Don't Be Fooled: What Makes A True Eco-Friendly Business

Have you noticed an increase in businesses boasting their sustainability? It seems to be a trend for business owners to advertise their companies as "green." It is important to be wary of greenwashing. Greenwashing is the practice of businesses dishonestly marketing their products as eco-friendly to maintain a responsible public image.

How can you tell if the "green" business in your community is as eco-friendly as it claims? Keep an eye out for certification and eco-labeling. It is unfortunately not required to be certified and use eco-labeling. However, it is a good practice by businesses and is the easiest way to identify which are green. Also, while seals and certifications are great for recognizing eco-friendly practices, make sure they can be backed up by solid standards and enough information to help you understand what they stand for.

Common eco-labeling and certification programs

Product Eco-labels

  • USDA Organic: Organic certification ensures that the producer or farm complies with USDA organic regulations
  • USDA Bio-preferred: This label is exclusive to bio-based products. These may be commercial or industrial products other than food that are composed of mostly biological products, renewable agricultural materials or forestry materials
  • Design for the Environment: EPA scientists have evaluated every ingredient in the product to make sure it meets strict criteria for safer chemical use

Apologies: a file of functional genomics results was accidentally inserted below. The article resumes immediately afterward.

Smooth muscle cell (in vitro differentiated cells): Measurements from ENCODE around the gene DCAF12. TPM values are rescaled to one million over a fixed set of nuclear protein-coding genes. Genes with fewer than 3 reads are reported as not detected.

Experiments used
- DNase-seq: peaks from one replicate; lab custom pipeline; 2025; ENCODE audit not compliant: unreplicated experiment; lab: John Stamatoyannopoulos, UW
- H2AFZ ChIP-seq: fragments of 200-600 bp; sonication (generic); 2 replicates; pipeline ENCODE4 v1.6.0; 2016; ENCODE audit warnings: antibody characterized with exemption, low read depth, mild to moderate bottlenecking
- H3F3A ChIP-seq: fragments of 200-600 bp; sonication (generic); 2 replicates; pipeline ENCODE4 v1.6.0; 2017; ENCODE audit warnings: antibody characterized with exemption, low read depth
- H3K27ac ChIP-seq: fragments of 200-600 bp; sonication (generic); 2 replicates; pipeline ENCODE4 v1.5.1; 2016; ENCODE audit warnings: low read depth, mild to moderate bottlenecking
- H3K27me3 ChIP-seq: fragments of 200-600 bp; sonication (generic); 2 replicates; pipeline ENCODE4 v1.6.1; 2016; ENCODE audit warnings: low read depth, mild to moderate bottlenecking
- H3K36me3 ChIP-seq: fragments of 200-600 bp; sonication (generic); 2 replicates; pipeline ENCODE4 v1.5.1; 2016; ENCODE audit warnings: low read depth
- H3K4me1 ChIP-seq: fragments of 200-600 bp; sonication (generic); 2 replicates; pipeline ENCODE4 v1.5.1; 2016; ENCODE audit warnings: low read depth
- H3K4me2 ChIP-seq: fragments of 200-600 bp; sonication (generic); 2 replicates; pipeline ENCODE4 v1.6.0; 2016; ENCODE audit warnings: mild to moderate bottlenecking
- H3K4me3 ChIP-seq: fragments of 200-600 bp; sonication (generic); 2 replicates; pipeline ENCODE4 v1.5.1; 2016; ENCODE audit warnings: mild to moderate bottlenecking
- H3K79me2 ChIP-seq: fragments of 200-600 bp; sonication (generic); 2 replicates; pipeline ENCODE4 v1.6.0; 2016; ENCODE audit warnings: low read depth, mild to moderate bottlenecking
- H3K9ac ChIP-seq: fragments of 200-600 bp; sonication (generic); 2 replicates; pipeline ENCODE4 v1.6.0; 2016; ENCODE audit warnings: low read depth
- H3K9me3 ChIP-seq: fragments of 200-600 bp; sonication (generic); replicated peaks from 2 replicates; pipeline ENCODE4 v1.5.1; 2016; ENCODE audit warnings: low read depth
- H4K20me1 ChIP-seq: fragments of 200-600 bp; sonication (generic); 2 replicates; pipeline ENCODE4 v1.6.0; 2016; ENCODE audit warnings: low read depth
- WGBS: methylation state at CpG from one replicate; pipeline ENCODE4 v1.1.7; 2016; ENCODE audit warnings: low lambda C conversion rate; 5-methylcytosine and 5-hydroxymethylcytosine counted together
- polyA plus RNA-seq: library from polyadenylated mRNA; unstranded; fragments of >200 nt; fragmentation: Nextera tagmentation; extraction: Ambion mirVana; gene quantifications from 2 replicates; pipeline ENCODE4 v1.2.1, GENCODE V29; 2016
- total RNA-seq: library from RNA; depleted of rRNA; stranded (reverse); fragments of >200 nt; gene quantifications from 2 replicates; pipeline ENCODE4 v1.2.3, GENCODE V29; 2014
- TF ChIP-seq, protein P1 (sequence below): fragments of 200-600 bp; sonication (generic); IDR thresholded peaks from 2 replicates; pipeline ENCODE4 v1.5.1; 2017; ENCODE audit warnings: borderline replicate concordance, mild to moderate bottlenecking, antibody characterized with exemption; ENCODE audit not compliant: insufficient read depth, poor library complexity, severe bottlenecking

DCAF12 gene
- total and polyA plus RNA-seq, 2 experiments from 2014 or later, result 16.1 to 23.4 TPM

• Energy Star: Products can earn this certification by meeting stringent energy efficiency qualifcations

Certification Programs for Businesses

  • Green Certification: Businesses can be Green Certified by meeting pre-determined requirements for environmental performance. This is usually based on things such as waste generation, conservation and appropriate use of natural resources
  • WaterSense: Seeing this label ensures that products and programs save water without sacrificing quality
  • Green Key: In order for a hotel to earn a Green Key, a sustainability representative from the business answers questions assessing their operational areas and sustainable areas in a self-audit. A hotel can receive one to five keys, with five being the "most green"
  • Green Seal: This program develops sustainability standards for products, services and companies and offers third-party certification for those that meet the criteria. For example, a hotel can either hold a gold, silver or bronze Green Seal as a rating for their sustainability practices
  • LEED Certification: This certification is about buildings. The program offers verification that renovated facilities and new buildings maintain energy-saving systems and that materials used in constructing the building meet eco-friendly standards.

What are some ways to identify eco-friendly businesses without certifications and labels?

  • Environmental awards or accolades are also a sure-fire sign that the company is not only eco-friendly but that it has excelled in the field!
  • Green businesses will let any affilations with environmental groups be known and visible
  • Eco-friendly businesses are usually heavily involved in their communities
  • Company websites will often display sustainability reports or corporate social responsibility reports. The reports cite if the company met sustainable goals that they set for themselves

Look out for these environmentally sound practices and certifications that most green businesses have adapted, especially due to the lack of information readily available to consumers about how to easily identify an eco-friendly company.

Check out these eco-friendly businesses in the Saratoga region!

Sources of information:
https://www.sba.gov/content/green-business-practices
http://www.meetings-conventions.com/news/features/making-sense-of-green-hotel-certifications/?p=2

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